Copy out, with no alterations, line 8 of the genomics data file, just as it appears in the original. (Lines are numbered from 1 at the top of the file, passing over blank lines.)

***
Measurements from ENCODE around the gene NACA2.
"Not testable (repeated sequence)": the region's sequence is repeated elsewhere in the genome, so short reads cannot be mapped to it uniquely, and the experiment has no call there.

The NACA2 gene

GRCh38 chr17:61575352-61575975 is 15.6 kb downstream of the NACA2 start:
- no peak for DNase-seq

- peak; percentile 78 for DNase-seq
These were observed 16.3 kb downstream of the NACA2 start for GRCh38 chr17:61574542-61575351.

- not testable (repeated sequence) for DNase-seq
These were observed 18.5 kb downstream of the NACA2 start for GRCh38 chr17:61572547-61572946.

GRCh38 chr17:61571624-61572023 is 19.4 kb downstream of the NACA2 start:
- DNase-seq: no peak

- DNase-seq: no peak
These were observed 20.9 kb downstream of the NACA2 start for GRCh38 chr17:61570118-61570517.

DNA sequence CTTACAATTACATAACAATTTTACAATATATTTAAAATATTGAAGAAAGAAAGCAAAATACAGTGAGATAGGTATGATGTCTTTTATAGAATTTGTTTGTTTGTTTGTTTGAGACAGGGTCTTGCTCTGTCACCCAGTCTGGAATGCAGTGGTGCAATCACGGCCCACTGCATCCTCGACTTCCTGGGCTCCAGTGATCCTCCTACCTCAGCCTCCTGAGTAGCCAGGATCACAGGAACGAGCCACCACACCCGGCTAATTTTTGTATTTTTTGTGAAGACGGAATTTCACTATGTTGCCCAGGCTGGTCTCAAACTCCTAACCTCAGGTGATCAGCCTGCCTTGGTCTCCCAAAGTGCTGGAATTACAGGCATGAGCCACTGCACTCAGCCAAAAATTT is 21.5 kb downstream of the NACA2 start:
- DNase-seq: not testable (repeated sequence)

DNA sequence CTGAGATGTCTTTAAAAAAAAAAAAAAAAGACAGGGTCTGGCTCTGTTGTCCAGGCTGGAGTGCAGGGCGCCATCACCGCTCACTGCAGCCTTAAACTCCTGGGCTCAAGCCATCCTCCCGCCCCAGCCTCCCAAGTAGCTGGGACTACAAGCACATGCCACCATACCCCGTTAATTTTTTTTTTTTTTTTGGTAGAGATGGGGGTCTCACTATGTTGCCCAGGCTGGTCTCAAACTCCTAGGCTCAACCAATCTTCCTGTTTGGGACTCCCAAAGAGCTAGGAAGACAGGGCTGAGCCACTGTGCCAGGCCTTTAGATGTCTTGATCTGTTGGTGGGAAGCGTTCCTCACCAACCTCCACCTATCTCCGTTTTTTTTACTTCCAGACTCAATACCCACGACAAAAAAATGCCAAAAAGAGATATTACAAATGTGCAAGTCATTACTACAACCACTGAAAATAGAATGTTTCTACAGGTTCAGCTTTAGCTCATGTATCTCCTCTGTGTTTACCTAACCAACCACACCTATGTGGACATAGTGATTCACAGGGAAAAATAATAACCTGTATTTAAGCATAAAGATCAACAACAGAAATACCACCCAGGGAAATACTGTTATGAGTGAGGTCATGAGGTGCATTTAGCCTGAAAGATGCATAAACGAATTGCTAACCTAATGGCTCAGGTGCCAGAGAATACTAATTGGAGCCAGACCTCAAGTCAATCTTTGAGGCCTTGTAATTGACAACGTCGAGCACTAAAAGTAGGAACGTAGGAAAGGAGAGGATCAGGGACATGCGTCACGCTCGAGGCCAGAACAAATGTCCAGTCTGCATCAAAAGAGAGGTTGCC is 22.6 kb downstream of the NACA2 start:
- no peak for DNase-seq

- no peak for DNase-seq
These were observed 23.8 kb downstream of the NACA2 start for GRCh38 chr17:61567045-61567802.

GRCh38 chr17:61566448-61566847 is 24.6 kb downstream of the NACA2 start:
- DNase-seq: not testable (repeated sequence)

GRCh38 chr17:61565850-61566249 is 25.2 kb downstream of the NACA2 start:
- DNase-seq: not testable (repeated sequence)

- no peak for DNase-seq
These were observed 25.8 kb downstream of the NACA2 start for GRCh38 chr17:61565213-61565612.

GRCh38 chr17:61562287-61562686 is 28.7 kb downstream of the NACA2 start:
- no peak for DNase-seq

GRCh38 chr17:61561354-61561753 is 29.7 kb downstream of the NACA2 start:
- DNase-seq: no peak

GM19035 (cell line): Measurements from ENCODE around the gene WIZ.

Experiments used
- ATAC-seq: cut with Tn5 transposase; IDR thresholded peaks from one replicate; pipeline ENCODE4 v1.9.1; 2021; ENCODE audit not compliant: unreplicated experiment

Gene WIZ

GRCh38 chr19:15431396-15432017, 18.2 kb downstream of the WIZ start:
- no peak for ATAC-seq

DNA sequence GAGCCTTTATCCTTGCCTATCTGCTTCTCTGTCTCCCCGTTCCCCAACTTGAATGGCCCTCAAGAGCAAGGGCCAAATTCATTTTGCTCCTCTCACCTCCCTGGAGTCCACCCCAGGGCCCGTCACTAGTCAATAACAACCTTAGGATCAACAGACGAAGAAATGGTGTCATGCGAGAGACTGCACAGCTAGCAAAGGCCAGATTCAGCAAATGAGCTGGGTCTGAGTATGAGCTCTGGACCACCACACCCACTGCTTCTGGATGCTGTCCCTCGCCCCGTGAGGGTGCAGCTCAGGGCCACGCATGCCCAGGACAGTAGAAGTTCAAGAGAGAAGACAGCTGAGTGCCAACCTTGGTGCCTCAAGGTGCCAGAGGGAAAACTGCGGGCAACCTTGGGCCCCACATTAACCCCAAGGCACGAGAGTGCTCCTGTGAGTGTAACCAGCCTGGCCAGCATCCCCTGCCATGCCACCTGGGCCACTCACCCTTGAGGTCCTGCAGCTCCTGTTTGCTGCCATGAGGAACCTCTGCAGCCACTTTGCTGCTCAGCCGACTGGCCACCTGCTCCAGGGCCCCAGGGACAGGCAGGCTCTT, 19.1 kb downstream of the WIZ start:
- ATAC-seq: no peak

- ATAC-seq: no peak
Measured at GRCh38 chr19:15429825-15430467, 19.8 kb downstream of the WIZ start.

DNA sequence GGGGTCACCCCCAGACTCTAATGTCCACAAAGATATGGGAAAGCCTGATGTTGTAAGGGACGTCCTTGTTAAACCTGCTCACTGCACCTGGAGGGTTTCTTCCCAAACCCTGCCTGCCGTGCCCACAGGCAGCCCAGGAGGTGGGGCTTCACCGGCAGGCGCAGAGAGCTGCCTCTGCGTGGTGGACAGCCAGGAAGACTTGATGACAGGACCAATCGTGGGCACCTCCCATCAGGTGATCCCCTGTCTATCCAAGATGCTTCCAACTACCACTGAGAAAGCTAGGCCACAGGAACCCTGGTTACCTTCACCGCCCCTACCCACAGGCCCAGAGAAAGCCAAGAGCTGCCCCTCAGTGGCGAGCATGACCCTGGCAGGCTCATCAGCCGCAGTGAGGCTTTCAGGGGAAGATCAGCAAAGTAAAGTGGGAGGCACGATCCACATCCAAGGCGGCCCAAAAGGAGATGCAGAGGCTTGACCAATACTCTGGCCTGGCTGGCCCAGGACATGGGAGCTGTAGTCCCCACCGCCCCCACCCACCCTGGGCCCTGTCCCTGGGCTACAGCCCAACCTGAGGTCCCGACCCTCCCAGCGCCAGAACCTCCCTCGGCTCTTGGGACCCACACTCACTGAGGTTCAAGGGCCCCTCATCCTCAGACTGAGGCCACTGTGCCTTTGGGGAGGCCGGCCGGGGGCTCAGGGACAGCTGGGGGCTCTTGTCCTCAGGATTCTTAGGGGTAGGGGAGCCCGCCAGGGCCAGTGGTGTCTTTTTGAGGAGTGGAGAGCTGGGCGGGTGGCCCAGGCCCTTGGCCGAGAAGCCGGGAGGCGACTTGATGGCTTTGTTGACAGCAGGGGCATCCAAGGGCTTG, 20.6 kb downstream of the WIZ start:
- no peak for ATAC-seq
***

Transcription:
- not testable (repeated sequence) for DNase-seq